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Ormond Beach Observer Wednesday, Sep. 5, 2012 9 years ago

Maria Bonita owner undeterred by delays


After four years of preparation, Maria Bonita, at 195 W. Grenada Blvd., opened for business Aug. 21.


Henry Galvis was driving through Ormond Beach in 2008 and saw that a lot where he once owned a restaurant was for sale. It would be four years in between the first phone call to inquire about purchasing the lot and when Maria Bonita, 195 W. Granada Blvd., would finally open its doors.

Mounting renovation costs, financing issues and unforeseen building code obstacles, Galvis says, delayed the timeline for his fifth restaurant by over a year and forced him to acquire additional funding from family members and the city of Ormond Beach. Galvis also said that he was able to work with sub-contractors he knew from his other restaurants to make some renovations more affordable for the launch.

Galvis said the initial plan was to make minor renovations to the old building, which was formerly a Kentucky Fried Chicken, and extend the building with a patio.

“By the time when I was doing the renovations, we got more interest in the project (and making changes),” Galvis said. “And then we said ‘Why don’t we do this? Why don’t we do that?’ You know?”

That’s when Galvis said the costs began to exceed the initial $1 million financing he secured from a bank. Then his family, and his brother specifically, lent him some money so he could include key elements like new air conditioning units and a sprinkler system into the renovations.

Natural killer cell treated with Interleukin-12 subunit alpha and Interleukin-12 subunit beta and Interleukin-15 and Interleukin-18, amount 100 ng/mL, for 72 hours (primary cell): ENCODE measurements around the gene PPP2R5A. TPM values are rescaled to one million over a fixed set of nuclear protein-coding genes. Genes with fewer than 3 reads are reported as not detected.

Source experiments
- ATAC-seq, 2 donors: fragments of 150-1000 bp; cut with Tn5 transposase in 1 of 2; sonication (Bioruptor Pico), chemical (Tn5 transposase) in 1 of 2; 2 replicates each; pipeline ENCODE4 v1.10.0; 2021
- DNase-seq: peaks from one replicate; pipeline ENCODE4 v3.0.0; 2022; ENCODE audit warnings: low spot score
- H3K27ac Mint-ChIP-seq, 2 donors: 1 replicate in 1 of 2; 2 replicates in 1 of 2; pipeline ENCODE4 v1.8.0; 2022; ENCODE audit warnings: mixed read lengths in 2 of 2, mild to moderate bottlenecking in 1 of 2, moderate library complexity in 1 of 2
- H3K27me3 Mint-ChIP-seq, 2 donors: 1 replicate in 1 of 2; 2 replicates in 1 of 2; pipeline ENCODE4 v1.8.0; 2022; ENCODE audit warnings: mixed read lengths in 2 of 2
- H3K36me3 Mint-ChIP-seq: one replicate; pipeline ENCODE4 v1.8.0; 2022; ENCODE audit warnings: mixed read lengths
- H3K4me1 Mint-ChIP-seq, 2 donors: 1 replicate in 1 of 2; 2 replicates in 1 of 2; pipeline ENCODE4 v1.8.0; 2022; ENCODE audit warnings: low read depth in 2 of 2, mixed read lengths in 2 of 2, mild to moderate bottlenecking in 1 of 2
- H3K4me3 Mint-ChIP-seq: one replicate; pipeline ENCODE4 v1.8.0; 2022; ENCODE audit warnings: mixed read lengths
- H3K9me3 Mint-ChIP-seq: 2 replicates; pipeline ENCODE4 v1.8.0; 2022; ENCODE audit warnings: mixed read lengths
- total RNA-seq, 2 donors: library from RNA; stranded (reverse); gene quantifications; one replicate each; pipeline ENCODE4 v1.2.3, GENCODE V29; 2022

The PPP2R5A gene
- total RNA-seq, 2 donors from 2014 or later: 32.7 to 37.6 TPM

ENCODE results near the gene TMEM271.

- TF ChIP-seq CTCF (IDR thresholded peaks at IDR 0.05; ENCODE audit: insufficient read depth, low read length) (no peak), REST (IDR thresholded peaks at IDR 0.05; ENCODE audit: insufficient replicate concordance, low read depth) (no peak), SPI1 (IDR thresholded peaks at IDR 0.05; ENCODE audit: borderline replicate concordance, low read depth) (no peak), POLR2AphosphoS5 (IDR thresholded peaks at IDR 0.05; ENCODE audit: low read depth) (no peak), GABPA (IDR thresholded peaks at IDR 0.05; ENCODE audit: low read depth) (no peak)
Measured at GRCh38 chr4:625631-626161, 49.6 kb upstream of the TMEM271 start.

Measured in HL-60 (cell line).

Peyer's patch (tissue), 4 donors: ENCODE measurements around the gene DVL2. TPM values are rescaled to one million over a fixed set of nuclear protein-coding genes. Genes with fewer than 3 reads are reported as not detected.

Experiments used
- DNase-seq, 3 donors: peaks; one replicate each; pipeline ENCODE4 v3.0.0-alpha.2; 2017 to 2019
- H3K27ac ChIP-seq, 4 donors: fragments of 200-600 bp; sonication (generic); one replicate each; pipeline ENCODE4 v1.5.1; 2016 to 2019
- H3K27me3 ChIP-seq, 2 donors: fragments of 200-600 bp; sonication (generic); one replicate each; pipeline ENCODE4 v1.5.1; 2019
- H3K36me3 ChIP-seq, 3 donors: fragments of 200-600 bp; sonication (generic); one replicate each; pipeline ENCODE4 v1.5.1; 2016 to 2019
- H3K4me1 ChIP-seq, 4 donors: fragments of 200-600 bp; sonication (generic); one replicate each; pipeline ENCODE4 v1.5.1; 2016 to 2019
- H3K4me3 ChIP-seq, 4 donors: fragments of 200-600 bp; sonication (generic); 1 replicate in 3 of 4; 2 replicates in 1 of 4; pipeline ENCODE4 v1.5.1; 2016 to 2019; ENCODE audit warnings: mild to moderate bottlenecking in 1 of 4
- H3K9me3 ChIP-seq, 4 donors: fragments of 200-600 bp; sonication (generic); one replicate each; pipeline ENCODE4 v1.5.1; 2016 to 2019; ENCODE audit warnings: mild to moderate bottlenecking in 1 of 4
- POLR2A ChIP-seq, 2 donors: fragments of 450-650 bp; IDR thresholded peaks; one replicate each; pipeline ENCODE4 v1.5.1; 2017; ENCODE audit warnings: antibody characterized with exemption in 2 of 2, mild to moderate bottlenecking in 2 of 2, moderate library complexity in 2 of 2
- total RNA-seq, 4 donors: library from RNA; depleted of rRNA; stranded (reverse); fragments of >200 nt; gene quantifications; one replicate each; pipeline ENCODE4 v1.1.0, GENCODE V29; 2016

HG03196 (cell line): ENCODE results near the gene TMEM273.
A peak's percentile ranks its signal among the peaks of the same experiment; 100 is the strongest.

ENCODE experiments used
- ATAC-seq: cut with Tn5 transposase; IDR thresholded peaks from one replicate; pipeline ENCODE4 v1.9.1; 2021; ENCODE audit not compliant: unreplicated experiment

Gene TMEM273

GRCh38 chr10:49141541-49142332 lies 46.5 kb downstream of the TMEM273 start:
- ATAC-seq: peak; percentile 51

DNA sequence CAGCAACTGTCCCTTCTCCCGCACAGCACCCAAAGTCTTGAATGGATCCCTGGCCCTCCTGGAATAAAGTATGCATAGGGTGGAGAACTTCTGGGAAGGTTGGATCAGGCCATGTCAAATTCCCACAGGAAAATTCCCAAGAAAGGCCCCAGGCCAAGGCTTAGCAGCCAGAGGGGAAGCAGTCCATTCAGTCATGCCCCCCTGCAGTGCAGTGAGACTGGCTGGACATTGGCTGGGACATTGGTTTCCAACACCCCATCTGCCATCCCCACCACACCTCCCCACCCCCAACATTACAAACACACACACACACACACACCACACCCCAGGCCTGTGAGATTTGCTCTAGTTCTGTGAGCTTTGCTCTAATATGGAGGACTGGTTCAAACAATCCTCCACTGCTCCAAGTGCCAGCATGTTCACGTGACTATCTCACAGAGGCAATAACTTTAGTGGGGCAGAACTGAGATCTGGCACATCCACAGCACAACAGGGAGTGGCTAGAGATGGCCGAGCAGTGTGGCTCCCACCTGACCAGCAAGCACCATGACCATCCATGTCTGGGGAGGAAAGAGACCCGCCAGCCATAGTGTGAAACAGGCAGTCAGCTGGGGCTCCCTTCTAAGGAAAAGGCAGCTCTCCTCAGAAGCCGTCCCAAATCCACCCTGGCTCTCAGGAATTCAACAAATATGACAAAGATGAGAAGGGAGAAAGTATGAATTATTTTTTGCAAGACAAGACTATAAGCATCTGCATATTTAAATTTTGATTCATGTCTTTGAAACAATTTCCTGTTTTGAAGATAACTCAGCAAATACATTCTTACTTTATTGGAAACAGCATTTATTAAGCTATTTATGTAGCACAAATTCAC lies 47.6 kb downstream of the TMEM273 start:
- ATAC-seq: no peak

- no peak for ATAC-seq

“The most amazing thing with the project was the support from the people, from the sub-contractors, from everybody, even the city,” Galvis said. “The city was very nice to me. They gave me $100,000 from a fund they have (for development).”

Galvis, who also owns the Maria Bonita in South Daytona, said the opening of this restaurant was the most difficult of the five he has done. But he says it was rewarding when he was finally able to open the doors.

The majority of the menu consists of Mexican food, but he has also added about six Cuban dishes to help the restaurant stand out among its competition.

Galvis said he sold his old restaurant in Ormond Beach about 12 years ago because he didn’t see much of a future for it. But when he drove through the area four years ago he said he noticed the positive development and decided to return.

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